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July 3, 2023

How To Find Your Why In Environmental Leadership

What inspires you to care deeply about the environment? What compels you to take action, make sacrifices, and overcome obstacles in the name of nature? What is your driving force behind advocating for the environment? What experiences in your own life and surroundings bring you a sense of fulfillment?

These are not easy questions to answer. For many people, environmental advocacy is not their primary career or identity. It's something they do on the side, out of passion or responsibility. They might recycle, participate in cleanups, sign petitions, or donate to causes, but they don't necessarily see themselves as environmental leaders.

If you care about the environment, then your life purpose is likely tied up in improving the world in which you live. You could be a scientist, an engineer, an activist, or any number of other roles. But regardless of your profession, you can still make a difference. All it takes is to find your why.

Your why statement is the answer to those big questions about environmental advocacy and personal purpose – what motivates you? What drives you? What fulfills you?

The Problem With Fuzzy Values

Sustaining long-term environmental advocacy becomes challenging without a clear sense of purpose. Setbacks can be discouraging, complexity overwhelming, and other priorities distracting. Your personal life gets in the way.

Money makes it hard to feel fulfilled. It's also tempting to conform to others' expectations instead of pursuing what truly matters to you. To maintain unwavering commitment, align your actions with your deepest values and passions.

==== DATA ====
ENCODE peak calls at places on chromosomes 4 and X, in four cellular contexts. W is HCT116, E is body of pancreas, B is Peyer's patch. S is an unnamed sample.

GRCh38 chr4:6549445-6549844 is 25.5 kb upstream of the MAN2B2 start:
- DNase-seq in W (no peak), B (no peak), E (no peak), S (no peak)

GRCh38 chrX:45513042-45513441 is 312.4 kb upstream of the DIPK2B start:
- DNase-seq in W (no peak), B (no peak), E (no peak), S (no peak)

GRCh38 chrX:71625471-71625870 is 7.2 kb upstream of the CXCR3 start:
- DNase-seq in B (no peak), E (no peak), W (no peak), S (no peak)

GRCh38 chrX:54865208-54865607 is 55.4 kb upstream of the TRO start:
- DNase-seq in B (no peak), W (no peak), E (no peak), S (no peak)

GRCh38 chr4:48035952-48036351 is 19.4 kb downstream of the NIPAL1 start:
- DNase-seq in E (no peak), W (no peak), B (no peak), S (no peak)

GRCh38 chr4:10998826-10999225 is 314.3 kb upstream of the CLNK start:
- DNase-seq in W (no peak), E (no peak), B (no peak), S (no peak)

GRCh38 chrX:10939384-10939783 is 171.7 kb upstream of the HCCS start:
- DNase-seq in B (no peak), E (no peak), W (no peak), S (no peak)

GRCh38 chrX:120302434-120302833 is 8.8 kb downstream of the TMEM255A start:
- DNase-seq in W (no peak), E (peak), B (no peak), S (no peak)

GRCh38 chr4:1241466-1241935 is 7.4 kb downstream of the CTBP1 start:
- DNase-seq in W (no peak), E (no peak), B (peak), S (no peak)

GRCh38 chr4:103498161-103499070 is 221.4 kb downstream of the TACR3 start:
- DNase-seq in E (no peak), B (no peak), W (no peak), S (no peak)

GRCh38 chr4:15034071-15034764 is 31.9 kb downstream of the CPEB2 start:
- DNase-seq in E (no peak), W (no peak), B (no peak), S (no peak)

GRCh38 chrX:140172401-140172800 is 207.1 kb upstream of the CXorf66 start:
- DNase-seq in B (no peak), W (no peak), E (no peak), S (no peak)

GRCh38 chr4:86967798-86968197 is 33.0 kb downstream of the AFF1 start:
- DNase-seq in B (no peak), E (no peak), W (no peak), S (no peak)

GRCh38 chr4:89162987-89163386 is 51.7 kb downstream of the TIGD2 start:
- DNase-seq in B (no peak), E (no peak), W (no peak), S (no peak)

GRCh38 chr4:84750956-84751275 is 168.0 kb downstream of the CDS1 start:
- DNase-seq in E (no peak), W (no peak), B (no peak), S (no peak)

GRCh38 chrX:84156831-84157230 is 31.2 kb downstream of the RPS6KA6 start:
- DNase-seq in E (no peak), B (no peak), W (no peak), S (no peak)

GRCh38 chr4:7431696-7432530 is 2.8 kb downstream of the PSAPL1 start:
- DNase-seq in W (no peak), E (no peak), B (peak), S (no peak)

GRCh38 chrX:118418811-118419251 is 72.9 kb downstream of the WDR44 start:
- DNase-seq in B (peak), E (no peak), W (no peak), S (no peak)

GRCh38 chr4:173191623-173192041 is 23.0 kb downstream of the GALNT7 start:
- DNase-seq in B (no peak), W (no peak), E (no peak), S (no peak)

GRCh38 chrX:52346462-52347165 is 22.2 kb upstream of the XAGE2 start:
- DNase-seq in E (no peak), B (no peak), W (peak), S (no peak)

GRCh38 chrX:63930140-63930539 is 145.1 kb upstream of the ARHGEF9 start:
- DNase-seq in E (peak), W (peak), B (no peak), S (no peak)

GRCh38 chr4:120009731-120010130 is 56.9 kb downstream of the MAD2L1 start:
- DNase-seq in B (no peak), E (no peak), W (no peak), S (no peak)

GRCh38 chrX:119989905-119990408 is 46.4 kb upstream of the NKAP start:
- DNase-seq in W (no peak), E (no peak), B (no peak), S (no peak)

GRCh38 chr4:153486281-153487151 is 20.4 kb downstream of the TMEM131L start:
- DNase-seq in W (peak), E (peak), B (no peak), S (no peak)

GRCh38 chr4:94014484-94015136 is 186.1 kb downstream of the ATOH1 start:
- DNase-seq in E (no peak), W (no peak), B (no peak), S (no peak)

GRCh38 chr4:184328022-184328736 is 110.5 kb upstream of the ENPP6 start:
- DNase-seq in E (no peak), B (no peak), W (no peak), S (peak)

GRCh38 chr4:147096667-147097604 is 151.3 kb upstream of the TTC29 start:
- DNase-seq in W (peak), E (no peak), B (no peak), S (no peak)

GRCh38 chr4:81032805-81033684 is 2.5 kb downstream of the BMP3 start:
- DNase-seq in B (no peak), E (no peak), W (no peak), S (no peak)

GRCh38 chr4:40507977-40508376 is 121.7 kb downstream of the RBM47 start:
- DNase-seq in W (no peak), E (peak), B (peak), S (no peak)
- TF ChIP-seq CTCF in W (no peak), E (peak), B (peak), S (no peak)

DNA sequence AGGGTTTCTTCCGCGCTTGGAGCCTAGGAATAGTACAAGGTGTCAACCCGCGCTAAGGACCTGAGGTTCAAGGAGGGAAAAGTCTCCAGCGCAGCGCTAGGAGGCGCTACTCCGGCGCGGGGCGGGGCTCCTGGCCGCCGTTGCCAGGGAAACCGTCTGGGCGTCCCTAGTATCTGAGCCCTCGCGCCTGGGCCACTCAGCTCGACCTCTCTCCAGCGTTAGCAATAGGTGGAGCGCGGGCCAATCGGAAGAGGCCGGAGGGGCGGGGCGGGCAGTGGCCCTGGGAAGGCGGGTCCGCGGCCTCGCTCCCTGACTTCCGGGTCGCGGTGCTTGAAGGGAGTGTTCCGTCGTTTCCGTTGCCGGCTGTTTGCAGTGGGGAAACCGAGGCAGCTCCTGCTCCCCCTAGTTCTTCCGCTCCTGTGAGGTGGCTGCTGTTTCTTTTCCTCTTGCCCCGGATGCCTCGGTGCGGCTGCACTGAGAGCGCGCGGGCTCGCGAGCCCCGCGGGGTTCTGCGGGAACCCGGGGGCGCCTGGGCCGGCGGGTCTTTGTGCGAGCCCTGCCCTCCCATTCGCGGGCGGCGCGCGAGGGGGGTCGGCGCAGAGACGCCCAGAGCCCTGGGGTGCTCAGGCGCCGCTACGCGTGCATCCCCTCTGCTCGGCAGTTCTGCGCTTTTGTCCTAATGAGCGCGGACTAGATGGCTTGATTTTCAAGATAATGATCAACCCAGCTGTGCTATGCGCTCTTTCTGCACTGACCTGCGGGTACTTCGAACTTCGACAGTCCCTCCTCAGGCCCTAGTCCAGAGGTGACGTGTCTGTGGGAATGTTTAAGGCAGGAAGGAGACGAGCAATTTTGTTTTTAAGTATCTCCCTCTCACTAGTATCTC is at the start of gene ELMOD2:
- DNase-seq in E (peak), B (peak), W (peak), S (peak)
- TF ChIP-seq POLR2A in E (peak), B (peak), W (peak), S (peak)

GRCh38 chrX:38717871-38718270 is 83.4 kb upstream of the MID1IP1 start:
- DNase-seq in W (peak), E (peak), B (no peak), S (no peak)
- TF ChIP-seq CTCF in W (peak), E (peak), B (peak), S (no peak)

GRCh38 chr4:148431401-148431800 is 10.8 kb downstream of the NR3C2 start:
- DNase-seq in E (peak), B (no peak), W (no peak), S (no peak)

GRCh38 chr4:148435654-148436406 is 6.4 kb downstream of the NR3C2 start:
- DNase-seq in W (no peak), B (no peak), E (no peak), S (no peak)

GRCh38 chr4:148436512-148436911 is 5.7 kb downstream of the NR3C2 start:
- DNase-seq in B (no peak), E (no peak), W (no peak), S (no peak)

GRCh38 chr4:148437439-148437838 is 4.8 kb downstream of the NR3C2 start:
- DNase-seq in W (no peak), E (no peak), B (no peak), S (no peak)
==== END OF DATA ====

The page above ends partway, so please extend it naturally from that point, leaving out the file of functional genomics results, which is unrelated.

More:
Your Entire Life Rests On Your "Why" Statement

Discovering your why can be a game-changer. Your why represents your inner drive for environmental advocacy. It embodies the purpose behind your actions, the catalyst for your passion, and the guiding light for your choices. It's what grants your environmental journey a deep sense of significance, influence, and personal fulfillment.

Where it's a business idea or an expression of your core values, developing a "why" is not a privilege - it's a necessity. The vast majority of people report that finding their life's purpose results in more self awareness, more actionable ideas, and more happiness. It doesn't need to be your only reason, but a strong sense of purpose builds a better life.

Finding your why is not a one-time event. It's a continuous process of self-discovery, reflection, and alignment. It requires you to explore your personal values, strengths, interests, and experiences. You must connect them to the broader environmental issues and opportunities. It also requires you to challenge your assumptions, biases, and limiting beliefs, and expand your horizons and possibilities.

It's not enough to do your 9-5

If you're similar to the majority of individuals, your profession may not revolve around environmental advocacy or sustainability. You could be employed in various fields, such as finance, law, technology, or healthcare. It's possible that you feel as though you lack the time, resources, or expertise to make a substantial difference in environmental matters beyond your work obligations. But a person's life doesn't need to involve working in the environment to be a leader. You can inspire people on the weekends.